Cisco Spine & Leaf Network Topology

Rashmi Bhardwaj | Blog,Routing & Switching

What are Spine and Leaf?

Spine and Leaf is a two-layer network topology composed of leaf switches and spine switches.

We are all aware of the Cisco’s 3-tier network topology with the following 3 layers –

  1. 1)Access Layer

  2. 2)Aggregation/Distribution Layer

  3. 3)Core layer

spine leaf
Traditional 3-Tier Network Topology

The Access Layer connects to the end devices (e.g. clients and servers). The Aggregation/Distribution Layer redundantly interconnects Access Layer switches and provides redundant connections to the campus backbone (i.e. the Core Layer).


The Core Layer then provides very fast transport between Aggregation/Distribution Layer switches.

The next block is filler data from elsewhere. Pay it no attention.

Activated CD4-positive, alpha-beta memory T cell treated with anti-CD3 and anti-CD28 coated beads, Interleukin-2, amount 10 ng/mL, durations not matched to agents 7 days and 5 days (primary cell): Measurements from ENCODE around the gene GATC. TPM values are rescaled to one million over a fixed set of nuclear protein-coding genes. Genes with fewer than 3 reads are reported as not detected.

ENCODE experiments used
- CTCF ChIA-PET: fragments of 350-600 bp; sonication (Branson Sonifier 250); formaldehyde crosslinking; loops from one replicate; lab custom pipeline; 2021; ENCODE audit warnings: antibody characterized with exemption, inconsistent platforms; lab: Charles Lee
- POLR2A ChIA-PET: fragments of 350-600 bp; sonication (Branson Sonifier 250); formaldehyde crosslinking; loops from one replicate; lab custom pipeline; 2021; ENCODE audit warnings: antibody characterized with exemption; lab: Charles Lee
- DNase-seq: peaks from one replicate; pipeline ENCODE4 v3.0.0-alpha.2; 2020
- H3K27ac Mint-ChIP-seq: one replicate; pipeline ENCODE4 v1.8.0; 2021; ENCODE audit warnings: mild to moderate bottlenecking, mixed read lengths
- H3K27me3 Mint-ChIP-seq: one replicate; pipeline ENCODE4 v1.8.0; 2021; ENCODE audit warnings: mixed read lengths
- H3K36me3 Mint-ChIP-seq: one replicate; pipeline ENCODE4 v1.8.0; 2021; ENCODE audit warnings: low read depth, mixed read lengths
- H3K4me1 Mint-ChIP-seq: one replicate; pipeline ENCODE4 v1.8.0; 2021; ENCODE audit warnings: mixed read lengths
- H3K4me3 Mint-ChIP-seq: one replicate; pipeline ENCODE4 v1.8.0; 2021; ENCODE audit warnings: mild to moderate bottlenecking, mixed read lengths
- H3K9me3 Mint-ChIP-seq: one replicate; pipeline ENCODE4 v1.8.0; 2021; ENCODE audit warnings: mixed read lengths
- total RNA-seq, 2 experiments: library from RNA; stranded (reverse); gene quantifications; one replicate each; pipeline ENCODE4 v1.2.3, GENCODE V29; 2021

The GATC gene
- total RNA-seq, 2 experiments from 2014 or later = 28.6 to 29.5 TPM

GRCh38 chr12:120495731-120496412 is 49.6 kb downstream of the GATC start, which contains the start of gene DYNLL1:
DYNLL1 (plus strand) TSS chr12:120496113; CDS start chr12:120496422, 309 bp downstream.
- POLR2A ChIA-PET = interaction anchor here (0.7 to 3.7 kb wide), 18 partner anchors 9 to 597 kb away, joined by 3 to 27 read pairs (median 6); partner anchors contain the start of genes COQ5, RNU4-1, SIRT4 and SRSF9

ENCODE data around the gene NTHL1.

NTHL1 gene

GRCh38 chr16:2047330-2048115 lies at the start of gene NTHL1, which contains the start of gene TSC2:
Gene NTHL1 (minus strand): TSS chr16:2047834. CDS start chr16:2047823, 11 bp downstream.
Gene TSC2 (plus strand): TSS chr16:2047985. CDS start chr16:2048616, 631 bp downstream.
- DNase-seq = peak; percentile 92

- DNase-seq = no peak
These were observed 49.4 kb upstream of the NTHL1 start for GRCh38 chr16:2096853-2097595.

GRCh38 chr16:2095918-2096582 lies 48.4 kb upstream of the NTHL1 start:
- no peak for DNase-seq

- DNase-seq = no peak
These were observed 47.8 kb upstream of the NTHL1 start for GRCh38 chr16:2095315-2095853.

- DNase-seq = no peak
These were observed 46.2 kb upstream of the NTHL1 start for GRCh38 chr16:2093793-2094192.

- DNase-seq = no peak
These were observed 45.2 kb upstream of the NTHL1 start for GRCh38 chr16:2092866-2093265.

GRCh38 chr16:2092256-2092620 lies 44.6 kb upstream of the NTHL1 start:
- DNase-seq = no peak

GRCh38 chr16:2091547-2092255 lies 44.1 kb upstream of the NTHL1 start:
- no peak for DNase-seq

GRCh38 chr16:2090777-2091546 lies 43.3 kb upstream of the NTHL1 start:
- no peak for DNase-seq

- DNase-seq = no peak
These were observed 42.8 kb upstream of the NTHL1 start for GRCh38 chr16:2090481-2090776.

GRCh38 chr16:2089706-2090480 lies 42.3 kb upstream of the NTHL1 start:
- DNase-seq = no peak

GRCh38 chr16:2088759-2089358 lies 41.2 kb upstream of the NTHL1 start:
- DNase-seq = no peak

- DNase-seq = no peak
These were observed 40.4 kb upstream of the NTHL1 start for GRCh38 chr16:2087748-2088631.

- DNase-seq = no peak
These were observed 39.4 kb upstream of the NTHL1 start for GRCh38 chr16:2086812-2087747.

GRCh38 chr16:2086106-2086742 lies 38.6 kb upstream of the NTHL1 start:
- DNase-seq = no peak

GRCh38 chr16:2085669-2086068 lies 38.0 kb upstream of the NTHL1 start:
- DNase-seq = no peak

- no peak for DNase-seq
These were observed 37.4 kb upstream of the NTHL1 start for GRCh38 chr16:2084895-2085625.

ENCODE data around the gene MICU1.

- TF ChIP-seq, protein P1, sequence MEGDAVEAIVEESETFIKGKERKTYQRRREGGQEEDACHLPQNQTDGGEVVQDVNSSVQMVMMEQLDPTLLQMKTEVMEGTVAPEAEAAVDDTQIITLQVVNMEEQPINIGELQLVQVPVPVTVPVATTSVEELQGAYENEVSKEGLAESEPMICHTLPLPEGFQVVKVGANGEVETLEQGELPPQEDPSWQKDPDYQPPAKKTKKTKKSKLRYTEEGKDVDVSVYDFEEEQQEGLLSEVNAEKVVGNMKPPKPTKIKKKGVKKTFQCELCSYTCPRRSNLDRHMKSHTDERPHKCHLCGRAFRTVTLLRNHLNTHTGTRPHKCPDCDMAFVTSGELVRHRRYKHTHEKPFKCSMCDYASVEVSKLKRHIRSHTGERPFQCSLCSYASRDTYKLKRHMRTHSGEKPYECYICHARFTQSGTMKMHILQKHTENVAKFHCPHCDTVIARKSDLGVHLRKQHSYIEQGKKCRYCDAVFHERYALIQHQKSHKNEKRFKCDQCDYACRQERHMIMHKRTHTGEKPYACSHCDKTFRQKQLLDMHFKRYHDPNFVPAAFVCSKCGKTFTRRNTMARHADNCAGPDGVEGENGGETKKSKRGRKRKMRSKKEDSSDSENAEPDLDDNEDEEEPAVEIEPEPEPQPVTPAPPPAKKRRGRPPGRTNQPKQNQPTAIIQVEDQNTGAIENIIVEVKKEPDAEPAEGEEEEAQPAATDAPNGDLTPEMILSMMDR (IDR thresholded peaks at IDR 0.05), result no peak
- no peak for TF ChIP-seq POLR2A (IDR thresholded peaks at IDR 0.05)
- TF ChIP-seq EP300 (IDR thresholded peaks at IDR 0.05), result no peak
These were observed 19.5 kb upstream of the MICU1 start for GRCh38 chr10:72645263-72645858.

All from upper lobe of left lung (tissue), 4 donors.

However, when we talk about leaf- and – spine network topology, it is a 2-tier network topology

The topology is composed of –

1) leaf switches (connected to the end devices e.g. clients and servers) representing the Access Layer, and

2) spine switches (to which leaf switches connect) replacing the Aggregation/Distribution layer and Core Layer.

spine and leaf architecture cisco
Spine and leaf architecture cisco

Leaf switches mesh into the spine, forming the access layer that delivers network connection points for servers. Each leaf switch connects to every spine switch. As a result, there’s no need for interconnections between spine switches.

It is useful for a data centre that experience more east-west network traffic than north-south traffic and caters scalable oversubscription ratios.

Related – What is Cisco Express Forwarding?


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